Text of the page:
I’ll be dead in a year.
I walked out of the office. Distraught. Disbelieving, Disoriented. I was destined to die.
I was 16 years old and my life was a living hell. I had had terustra my whole life but now it was different. It had me. It had me in its claws, choking me, lacerating me. It had me in its grip and the pain was unimaginable. My friends abandoned me, my parents resented me and my sister was scared of me. I could not sleep for more than 10 minutes at a time. My body seared with unconceivable pain eve ry time my body touched another surface. Simply stepping in for a shower gave me enough pain to pass out.
I tried everything I could do. I travelled to 24 countries. I went to dermatologists, psychologists, hematologists, homeopaths, Tibetan spiritual healers, acupuncturists, physiologists. I followed their advice took their medicines but all in vain. Some of them did give me a glimmer of hope when symptoms started to disappear. Bone density came back to normal, the sun did not burn me and I could touch water without having a seizure. But they all returned and returned with massive magnitudes. It was in one of the offices mentioned here that I heard it.
“He’s going to die in a year”, she said.
I refused to accept my fate. I refused to accept my destiny. I refused to accept reality. I wanted to scream with all my might that they were wrong. I wanted to prove them how wrong they were. But I couldn’t. I couldn’t scream much less prove them wrong. I was tired. I was tired of staring into space. I was tired of the monotonous routine I followed. I was tired of waking up every day with nothing to look forward to but agony. Too tired of climbing on and on just to find myself going around in a circle. An epiphany struck me. Whether I chose to accept it or not life had thrown me a curveball and I would have to fight it. I had to go up against my biggest adversary, one who knew every flaw, every imperfection about me. I had to fight my body for my life.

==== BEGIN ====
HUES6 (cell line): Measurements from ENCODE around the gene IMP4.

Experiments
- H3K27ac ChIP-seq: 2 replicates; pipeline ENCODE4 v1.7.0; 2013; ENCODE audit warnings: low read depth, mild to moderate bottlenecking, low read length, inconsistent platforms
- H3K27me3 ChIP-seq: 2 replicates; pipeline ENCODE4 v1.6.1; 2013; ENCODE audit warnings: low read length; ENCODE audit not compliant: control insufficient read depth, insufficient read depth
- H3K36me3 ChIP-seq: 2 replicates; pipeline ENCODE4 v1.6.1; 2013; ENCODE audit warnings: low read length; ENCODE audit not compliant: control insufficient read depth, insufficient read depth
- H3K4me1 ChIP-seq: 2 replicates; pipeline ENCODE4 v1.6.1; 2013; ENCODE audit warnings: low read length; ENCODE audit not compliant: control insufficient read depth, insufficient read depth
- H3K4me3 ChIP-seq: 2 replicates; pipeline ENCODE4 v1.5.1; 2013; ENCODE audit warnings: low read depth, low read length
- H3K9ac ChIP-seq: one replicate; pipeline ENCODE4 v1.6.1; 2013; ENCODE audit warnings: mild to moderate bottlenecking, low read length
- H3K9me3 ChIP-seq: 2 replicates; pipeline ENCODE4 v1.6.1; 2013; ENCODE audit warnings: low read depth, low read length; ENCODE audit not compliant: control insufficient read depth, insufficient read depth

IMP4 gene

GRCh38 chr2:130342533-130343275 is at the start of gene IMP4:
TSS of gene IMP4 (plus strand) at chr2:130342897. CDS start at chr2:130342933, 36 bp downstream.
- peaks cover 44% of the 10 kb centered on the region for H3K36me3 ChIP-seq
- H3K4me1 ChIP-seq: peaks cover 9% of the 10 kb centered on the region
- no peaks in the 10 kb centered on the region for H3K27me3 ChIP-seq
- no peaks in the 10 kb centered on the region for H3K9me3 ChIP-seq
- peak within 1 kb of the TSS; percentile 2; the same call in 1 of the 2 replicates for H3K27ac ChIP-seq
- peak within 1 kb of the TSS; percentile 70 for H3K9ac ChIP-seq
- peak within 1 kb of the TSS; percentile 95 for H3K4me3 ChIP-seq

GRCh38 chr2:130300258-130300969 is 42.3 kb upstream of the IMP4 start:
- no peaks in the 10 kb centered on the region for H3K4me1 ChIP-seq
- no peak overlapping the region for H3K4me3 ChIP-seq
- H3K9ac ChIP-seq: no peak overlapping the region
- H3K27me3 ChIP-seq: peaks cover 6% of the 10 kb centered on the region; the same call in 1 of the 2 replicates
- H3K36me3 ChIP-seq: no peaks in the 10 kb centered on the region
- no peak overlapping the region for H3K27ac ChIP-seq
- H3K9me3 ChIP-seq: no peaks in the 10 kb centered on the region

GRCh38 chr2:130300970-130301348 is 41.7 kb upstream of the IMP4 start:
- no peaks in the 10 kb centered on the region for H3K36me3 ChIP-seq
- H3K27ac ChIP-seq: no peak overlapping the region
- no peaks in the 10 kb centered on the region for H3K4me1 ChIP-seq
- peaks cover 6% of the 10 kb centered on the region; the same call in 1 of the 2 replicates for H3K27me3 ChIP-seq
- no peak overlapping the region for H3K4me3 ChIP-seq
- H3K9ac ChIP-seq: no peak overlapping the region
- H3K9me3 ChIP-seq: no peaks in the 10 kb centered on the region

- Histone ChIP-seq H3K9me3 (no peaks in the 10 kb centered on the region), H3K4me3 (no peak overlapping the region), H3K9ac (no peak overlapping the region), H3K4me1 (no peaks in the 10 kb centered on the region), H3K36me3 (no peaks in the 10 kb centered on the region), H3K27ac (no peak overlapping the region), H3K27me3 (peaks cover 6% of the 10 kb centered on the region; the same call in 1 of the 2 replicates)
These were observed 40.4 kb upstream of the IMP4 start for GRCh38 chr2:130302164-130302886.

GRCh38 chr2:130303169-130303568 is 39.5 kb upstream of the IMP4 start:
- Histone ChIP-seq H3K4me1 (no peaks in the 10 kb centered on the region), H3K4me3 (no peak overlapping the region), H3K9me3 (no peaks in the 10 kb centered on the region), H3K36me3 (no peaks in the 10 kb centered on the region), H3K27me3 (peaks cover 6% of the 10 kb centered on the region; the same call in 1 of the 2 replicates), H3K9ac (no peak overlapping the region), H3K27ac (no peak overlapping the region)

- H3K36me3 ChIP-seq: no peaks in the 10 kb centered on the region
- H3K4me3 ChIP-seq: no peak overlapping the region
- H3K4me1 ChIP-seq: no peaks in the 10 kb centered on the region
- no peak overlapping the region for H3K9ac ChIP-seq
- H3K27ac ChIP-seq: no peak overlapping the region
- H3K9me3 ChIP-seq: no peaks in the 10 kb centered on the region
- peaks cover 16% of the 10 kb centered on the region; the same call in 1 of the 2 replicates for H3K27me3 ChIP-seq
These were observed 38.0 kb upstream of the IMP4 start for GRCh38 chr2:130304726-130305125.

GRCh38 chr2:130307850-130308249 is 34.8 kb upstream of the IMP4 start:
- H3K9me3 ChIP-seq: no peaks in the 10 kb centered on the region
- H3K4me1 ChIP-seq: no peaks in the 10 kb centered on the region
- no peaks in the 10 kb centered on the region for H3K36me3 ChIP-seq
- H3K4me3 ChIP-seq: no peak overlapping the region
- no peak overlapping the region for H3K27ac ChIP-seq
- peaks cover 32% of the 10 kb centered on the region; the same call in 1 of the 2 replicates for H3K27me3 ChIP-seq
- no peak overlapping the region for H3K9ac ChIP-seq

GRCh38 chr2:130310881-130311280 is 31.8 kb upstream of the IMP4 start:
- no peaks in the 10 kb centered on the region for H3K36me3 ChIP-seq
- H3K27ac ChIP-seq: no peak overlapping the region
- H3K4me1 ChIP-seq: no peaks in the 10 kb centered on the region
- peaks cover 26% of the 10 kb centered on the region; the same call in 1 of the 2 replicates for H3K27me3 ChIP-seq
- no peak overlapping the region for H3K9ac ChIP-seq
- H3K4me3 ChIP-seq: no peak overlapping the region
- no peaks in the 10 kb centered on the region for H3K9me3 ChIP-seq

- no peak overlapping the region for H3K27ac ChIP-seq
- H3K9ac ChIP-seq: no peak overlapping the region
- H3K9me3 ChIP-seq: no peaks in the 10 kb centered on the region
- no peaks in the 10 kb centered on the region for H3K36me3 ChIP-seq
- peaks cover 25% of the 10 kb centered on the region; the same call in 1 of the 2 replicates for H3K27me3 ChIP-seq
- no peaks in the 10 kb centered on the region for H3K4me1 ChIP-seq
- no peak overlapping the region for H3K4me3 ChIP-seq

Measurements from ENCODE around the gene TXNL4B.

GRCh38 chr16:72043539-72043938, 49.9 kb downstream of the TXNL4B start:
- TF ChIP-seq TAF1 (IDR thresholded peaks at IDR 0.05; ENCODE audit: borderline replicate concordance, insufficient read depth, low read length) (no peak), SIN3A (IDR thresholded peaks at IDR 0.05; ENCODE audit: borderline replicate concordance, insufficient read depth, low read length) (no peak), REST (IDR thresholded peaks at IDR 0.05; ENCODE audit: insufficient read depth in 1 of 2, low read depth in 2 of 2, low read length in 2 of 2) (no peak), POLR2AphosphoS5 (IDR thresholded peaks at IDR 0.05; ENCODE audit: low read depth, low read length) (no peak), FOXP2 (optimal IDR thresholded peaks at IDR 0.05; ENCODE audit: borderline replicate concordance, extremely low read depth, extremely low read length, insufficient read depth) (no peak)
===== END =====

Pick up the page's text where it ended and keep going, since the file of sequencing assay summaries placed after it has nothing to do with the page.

And so the struggle began. I fought with my body for my life. I fought the millions of cells which I was made of. Initially, I kept losing. I kept taking blows without any reward. Every passing moment of my life felt like eternity. I would cry, scream , howl but all with no result. I would claw at my flesh hoping, praying that there is a God and one who would hear my pleas and offer me some form of relief. Seconds melted into minutes, minutes into hours, hours into days, days into months, months into years and years into an eternity. Nothing Changed.
But I never stopped fighting. I fought with every last part of my body. I changed my routine to get over the obsessions of a teenage boy. I did not play games for two years, I did not step out of the house for two years, I did not see a girl for two years . I forgot what the world outside my house looked like, I forgot what I looked like before, I forgot what I was and where I was. The only people I saw for two years of my life were my father, mother and sister. I gave up my entire life to beat this disease.
After the two year long struggle I finally won. I beat my disease. I beat my body. The pain faded away into darkness and adrenaline pumped through my veins. I was back stronger than ever.
My body and existence had been thrust into the furnace of disease, enveloped by the flames of sufferance, pain and agony. My existence had been crushed, its rubbles scattered around in a chasm of solitude. My life as I knew had crumbled around me. I had forgotten how to live. Yet I had not been defeated. I has been sintered, forged and rebuilt stronger that I ever was.
I returned to the life I had left behind me an eternity ago. Same people, same faces, same country. It was not different but I was. I was stronger. I had mastered my body and could control it from pulse to pelvis. I could do anything.